Home | About Us | Archive | Documents | Campaigns & Issues | Links | Contact Us

      International Women’s Day 2023:
      The Struggle for Equality and Rights for Women in Canada Continues!

      By Alison Bodine

      International Women’s Day (IWD) was first proposed in 1910 by the revolutionary Clara Zetkin at the second International Conference of Working Women in Copenhagen, Demark. IWD was a day for women to unite in the struggle for their fundamental rights and equality, and from the very beginning, it was also deeply rooted in the struggle against the imperialist war.

      Today, over 110 years later and International Women’s Day continues to be a necessity. Women around the world still face misogyny, discrimination, legal and economic inequality, femicide, violence and injustice because they are women.

      Fighting these injustices is a challenge, not only because of systemic sexism and inequality but also because of the divisions that are imposed on all people by the capitalist system which the majority of the world lives under. Racism, sexism, ageism, xenophobia, ableism, homophobia, transphobia, and other forms of systemic discrimination are all ideologies that separate women from recognizing their common interests and working together for their rights. International Women’s Day is a reminder and a call to action for this united struggle.

      The Government of Canada is Not a “Feminist” Government

      The Prime Minister of Canada, Justin Trudeau, claims to be a “feminist,” but Canada’s foreign and domestic policies destroy, not promote, women’s rights.

      Internationally, the government of Canada stands with the U.S. government and their allies in wars and occupations that, in only the last 20 years, have destroyed the lives of the people of Afghanistan, Iraq, Libya, Syria, and Haiti. Canada sells arms to the government of Saudi Arabia, which has carried out a ruthless war on the people of Yemen since 2015 and supports the criminal Israeli occupation of Palestine. The Trudeau Liberal government also joins the United States in the imposition of brutal sanctions on countries from Iran and Syria to Venezuela and Nicaragua. These are just a few examples of the government of Canada’s complicity in U.S.-led wars, occupations, and attacks on people around the world. As women are at the centre of families and societies, women’s lives are the most destroyed and uprooted by the wars and occupations that Canada has participated in with the U.S. since 2001, when the new era of war and occupation military campaign began.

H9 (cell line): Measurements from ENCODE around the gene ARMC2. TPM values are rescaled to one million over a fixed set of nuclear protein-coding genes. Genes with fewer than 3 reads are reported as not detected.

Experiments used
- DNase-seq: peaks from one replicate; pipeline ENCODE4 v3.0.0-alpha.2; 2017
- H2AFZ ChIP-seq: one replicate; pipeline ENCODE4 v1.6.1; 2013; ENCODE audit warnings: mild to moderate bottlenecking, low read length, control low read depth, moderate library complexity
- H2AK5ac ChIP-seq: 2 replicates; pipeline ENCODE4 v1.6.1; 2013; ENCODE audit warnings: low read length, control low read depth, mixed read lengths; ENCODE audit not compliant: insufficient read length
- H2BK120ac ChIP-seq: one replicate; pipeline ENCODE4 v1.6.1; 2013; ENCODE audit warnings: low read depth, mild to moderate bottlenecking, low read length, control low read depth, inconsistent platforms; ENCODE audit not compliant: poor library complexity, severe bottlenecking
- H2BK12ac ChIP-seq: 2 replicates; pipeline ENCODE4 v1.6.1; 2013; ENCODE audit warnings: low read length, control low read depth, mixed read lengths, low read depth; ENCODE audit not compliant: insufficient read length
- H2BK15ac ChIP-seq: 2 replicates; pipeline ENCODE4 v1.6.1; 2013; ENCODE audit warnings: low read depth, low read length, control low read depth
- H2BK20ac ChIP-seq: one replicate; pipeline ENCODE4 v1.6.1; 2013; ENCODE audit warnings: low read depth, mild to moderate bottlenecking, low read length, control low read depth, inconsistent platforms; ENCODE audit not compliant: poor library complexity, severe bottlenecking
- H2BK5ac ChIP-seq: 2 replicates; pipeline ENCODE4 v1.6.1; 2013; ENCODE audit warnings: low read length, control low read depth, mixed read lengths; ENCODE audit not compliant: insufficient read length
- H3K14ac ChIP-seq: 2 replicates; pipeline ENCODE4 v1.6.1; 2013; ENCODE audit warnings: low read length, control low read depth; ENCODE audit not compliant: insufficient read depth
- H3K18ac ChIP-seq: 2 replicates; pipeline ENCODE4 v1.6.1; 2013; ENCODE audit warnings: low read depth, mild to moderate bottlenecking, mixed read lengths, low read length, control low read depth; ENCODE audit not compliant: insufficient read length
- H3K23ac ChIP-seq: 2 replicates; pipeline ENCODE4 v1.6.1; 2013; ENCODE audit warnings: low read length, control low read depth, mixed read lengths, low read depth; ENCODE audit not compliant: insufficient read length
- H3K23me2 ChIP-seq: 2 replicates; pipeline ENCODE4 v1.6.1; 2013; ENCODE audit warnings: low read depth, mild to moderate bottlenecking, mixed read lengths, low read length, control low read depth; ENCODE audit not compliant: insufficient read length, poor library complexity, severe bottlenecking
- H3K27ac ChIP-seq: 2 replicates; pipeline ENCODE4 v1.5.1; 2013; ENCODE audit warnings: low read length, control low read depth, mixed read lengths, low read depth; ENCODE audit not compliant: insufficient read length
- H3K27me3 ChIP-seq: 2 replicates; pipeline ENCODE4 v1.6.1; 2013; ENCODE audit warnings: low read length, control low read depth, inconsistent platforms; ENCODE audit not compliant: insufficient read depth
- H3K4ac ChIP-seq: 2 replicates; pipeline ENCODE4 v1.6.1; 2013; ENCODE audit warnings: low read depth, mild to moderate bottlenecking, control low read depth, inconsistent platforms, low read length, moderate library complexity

Within Canada, lives for women have been made especially more difficult in the last three years of the Covid-19 pandemic. Women, trans and non-binary people have been the most negatively impacted by job losses and the economic hardships imposed by government mismanagement of the health crisis. Over the last 36 months, women have faced increasing rates of domestic violence, higher rates of job loss, as well as a larger burden of the care of children and families because of the pandemic. Black, Indigenous, and immigrant women and their communities shoulder a disproportionate share of this burden.

      The Trudeau Liberal government has failed to provide affordable childcare and housing for women who need it, end, or even decrease, violence against women in Canada, improve access to abortion for women in rural communities or eliminate the wage gap. On average, a woman in Canada makes 89 cents for every dollar a man makes. For Indigenous, Black, and racialized women, this number is just 60 cents to every dollar (Statistics Canada 2022, The Gender Pay Gap).

      Violence Against Women in Canada is Increasing